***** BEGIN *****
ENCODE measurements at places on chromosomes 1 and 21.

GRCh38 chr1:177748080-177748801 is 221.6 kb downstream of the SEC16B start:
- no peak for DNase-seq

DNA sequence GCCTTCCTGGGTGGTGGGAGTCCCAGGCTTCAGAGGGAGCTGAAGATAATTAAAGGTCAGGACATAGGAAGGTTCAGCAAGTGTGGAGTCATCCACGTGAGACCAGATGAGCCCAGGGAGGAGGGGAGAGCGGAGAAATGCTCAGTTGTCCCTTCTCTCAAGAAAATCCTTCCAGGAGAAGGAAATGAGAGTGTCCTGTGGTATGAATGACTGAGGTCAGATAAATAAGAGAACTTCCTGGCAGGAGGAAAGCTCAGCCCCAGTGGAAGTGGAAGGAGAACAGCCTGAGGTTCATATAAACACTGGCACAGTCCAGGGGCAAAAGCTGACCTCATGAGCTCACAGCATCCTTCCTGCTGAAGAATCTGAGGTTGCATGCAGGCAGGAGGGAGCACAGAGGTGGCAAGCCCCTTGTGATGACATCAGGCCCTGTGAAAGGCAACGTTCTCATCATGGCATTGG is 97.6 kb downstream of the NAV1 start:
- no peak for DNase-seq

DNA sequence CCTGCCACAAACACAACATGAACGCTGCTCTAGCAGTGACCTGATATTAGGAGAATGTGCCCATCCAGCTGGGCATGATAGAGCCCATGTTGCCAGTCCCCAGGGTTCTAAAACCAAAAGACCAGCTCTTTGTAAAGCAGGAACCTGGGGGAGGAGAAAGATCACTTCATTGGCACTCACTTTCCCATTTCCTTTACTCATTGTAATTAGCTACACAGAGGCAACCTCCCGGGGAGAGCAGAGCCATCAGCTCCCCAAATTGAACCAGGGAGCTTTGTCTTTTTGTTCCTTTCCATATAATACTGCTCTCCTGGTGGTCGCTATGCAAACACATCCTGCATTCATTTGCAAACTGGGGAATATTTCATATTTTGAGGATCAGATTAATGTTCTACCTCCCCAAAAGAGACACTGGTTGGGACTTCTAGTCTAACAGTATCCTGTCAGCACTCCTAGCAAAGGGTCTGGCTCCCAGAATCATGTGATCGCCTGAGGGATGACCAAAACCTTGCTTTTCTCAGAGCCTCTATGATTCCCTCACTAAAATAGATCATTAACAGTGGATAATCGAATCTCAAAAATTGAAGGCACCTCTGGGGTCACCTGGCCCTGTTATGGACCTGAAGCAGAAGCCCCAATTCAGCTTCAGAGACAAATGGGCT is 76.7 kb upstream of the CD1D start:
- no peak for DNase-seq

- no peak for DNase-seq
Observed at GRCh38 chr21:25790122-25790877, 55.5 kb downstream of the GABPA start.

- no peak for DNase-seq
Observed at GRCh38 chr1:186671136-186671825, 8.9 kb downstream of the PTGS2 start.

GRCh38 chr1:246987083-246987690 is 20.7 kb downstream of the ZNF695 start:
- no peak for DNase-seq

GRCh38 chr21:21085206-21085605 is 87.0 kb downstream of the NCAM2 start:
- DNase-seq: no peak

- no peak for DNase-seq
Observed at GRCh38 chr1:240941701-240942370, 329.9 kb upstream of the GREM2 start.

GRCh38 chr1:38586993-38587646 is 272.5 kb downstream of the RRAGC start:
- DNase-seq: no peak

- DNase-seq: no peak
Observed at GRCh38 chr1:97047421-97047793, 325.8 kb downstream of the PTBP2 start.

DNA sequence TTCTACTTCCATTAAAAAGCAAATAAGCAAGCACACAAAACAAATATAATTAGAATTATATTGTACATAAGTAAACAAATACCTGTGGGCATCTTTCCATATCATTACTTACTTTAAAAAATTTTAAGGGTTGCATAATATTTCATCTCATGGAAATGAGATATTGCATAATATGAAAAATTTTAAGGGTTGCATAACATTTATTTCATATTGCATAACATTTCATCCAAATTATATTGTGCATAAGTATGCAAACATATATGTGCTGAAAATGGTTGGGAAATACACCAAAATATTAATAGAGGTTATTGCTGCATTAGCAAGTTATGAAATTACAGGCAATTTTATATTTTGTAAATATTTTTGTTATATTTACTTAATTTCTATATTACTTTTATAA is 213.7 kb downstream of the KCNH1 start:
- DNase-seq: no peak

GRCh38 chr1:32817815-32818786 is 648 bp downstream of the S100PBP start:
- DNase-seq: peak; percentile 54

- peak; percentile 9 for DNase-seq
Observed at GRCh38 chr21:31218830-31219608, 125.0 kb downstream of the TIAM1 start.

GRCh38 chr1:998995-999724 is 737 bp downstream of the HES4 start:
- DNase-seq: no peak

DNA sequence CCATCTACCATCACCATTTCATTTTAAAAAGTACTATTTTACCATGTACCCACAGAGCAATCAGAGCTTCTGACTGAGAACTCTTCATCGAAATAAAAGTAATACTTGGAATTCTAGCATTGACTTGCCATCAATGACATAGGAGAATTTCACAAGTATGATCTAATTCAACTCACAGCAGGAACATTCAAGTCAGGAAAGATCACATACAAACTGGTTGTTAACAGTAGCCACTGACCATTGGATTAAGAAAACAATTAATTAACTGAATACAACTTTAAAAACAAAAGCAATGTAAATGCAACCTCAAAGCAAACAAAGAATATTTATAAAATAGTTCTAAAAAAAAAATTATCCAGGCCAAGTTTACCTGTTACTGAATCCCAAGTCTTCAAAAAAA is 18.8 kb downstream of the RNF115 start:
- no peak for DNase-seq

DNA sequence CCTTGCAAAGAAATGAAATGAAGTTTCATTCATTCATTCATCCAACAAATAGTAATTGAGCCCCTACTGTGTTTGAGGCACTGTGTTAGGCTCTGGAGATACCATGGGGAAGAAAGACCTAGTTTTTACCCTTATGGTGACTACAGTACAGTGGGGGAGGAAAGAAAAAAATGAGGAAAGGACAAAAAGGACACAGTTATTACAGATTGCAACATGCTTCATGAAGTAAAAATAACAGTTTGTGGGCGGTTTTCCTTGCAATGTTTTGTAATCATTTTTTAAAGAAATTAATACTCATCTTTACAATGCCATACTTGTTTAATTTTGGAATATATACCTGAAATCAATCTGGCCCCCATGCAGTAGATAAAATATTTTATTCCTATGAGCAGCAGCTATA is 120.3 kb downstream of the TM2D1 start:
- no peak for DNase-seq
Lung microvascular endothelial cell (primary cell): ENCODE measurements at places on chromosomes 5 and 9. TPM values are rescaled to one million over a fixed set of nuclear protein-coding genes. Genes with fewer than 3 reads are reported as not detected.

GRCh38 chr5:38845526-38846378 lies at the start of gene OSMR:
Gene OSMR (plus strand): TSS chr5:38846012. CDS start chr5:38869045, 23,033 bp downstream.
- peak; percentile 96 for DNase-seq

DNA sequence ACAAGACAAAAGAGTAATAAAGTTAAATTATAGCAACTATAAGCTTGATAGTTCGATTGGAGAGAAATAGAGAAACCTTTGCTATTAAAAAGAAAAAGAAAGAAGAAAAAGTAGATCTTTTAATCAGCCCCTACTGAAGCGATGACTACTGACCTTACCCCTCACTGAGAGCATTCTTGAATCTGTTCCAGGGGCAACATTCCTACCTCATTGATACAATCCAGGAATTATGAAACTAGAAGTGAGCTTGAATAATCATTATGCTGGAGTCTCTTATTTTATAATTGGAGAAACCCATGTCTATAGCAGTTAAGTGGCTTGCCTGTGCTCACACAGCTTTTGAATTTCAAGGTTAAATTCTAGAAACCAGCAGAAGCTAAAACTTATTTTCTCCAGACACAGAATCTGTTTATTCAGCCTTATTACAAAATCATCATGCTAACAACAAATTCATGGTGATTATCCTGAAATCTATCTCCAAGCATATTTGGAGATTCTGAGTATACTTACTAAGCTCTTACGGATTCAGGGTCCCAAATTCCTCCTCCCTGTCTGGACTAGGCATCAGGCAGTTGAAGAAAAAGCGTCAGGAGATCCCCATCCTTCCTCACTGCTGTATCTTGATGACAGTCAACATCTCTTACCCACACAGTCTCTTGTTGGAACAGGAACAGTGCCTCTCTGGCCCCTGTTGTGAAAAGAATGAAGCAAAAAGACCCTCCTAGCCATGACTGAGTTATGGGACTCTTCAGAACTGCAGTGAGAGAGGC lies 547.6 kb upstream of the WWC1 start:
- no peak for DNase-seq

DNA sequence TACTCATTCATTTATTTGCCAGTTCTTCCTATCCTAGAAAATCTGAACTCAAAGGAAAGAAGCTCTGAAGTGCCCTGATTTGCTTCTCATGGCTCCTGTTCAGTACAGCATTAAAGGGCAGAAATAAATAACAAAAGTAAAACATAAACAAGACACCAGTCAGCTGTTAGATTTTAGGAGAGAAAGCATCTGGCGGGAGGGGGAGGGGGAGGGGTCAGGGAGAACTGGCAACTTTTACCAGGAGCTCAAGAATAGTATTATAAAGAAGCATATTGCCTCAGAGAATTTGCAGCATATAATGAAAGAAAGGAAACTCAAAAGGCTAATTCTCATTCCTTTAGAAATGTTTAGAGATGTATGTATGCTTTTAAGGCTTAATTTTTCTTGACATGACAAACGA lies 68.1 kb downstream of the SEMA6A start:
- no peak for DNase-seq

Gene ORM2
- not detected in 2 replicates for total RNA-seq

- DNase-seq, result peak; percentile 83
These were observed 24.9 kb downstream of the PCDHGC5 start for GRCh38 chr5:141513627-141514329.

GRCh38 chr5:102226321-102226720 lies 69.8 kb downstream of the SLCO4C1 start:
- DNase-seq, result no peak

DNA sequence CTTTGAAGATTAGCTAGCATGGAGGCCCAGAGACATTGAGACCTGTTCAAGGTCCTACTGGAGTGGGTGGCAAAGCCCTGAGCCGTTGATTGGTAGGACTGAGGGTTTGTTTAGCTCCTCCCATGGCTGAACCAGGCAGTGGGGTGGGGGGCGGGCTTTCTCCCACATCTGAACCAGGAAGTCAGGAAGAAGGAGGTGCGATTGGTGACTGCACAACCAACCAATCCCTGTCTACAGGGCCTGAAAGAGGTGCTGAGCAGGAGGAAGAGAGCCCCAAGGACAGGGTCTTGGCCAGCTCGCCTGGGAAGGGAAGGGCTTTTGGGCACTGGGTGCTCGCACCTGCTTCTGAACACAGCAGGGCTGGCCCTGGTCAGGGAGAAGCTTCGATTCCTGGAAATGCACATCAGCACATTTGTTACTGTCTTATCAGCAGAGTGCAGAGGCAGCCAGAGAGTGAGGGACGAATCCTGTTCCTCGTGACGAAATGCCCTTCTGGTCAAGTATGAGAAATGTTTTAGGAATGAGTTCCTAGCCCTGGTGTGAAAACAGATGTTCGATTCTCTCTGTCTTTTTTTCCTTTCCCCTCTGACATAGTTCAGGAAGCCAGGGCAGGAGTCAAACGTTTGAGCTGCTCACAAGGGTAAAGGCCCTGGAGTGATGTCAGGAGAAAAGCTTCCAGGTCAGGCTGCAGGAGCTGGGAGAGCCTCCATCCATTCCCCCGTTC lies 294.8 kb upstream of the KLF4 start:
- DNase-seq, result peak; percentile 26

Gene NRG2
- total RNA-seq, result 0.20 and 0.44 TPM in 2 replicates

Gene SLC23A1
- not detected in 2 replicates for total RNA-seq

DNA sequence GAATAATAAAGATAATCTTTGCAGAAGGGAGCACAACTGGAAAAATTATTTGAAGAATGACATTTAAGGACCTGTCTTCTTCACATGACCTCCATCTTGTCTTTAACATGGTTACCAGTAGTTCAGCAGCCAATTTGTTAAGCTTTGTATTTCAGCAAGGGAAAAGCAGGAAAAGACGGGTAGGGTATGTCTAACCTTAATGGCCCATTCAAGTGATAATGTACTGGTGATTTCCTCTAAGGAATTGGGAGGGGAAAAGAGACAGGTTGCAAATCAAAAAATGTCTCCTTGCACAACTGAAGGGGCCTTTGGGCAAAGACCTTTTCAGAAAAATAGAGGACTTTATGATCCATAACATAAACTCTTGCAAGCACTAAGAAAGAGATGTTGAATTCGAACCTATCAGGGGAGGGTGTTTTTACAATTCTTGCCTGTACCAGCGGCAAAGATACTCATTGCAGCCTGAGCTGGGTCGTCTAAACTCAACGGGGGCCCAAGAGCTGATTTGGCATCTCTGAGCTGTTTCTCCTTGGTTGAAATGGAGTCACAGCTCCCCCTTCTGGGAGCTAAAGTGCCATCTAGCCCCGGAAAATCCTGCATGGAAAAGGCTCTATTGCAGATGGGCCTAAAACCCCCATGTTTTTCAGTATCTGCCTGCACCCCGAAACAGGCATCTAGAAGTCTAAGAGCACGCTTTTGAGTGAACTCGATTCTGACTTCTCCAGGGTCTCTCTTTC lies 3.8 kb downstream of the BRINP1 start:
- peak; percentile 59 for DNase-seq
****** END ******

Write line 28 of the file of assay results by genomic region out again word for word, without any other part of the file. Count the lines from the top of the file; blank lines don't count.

GRCh38 chr1:998995-999724 is 737 bp downstream of the HES4 start: